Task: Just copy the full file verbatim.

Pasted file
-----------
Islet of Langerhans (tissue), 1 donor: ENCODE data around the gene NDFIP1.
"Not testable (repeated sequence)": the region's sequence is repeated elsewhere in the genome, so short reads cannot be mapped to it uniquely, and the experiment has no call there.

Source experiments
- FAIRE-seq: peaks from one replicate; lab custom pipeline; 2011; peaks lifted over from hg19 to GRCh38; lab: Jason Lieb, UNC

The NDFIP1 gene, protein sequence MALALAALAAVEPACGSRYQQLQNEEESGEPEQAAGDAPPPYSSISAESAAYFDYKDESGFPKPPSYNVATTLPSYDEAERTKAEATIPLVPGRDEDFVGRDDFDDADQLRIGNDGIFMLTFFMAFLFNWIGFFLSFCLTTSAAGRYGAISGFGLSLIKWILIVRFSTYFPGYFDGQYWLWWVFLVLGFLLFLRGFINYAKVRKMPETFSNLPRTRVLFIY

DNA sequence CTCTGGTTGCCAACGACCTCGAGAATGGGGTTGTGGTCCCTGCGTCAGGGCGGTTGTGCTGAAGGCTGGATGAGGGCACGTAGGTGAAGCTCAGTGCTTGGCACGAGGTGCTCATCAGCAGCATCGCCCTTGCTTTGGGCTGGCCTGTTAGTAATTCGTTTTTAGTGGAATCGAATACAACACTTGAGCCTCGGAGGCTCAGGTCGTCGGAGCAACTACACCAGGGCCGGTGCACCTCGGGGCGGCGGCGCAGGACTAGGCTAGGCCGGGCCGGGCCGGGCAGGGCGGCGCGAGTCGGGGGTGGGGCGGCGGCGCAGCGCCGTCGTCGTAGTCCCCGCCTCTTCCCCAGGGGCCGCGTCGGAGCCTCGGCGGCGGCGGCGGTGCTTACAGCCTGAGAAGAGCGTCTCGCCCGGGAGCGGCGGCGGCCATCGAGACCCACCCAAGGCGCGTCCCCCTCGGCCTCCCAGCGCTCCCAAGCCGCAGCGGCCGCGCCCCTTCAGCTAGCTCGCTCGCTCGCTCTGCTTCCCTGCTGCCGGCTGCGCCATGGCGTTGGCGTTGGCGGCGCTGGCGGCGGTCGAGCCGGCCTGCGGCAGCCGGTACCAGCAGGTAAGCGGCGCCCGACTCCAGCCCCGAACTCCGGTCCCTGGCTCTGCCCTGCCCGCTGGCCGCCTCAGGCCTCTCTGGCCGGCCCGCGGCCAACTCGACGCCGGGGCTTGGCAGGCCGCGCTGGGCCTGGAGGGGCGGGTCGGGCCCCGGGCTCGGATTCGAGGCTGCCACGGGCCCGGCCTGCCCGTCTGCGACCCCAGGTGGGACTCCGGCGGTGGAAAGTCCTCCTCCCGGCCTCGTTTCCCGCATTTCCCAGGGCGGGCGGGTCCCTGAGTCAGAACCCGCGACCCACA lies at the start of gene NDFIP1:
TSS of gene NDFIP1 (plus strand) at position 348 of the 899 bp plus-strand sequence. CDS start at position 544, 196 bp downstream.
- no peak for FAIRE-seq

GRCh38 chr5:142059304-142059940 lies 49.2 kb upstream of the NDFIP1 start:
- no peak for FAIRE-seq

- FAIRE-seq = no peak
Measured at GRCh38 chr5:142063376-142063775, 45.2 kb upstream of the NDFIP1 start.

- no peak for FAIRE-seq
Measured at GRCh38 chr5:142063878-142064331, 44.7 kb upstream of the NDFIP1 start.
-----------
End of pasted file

Islet of Langerhans (tissue), 1 donor: ENCODE data around the gene NDFIP1.
"Not testable (repeated sequence)": the region's sequence is repeated elsewhere in the genome, so short reads cannot be mapped to it uniquely, and the experiment has no call there.

Source experiments
- FAIRE-seq: peaks from one replicate; lab custom pipeline; 2011; peaks lifted over from hg19 to GRCh38; lab: Jason Lieb, UNC

The NDFIP1 gene, protein sequence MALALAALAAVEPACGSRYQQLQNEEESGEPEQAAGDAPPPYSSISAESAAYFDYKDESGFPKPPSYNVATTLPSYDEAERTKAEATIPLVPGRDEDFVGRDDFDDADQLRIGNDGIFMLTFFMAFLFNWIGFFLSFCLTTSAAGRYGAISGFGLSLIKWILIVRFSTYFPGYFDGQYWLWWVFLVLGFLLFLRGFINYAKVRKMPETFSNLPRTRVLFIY

DNA sequence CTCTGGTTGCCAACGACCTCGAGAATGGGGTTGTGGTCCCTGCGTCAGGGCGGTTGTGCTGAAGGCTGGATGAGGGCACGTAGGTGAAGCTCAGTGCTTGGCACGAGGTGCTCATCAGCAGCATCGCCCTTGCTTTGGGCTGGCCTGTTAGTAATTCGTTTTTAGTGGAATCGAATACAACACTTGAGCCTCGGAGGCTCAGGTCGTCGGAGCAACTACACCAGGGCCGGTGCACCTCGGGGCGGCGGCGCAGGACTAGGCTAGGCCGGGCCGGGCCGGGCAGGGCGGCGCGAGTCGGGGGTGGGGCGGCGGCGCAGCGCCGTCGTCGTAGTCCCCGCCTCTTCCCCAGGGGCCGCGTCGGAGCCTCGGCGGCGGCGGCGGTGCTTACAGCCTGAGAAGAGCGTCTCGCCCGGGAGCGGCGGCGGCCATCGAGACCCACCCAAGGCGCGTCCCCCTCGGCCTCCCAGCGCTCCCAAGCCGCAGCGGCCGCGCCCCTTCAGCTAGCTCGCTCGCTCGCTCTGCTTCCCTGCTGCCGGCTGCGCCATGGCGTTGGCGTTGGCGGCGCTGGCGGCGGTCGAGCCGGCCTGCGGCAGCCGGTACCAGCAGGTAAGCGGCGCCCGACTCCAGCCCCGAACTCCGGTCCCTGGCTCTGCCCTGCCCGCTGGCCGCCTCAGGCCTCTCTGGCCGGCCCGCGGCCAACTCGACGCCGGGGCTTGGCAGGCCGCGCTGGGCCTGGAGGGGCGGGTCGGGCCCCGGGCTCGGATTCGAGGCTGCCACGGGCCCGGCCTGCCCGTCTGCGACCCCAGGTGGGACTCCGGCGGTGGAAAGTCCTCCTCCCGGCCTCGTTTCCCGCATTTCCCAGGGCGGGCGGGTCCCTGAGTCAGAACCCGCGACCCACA lies at the start of gene NDFIP1:
TSS of gene NDFIP1 (plus strand) at position 348 of the 899 bp plus-strand sequence. CDS start at position 544, 196 bp downstream.
- no peak for FAIRE-seq

GRCh38 chr5:142059304-142059940 lies 49.2 kb upstream of the NDFIP1 start:
- no peak for FAIRE-seq

- FAIRE-seq = no peak
Measured at GRCh38 chr5:142063376-142063775, 45.2 kb upstream of the NDFIP1 start.

- no peak for FAIRE-seq
Measured at GRCh38 chr5:142063878-142064331, 44.7 kb upstream of the NDFIP1 start.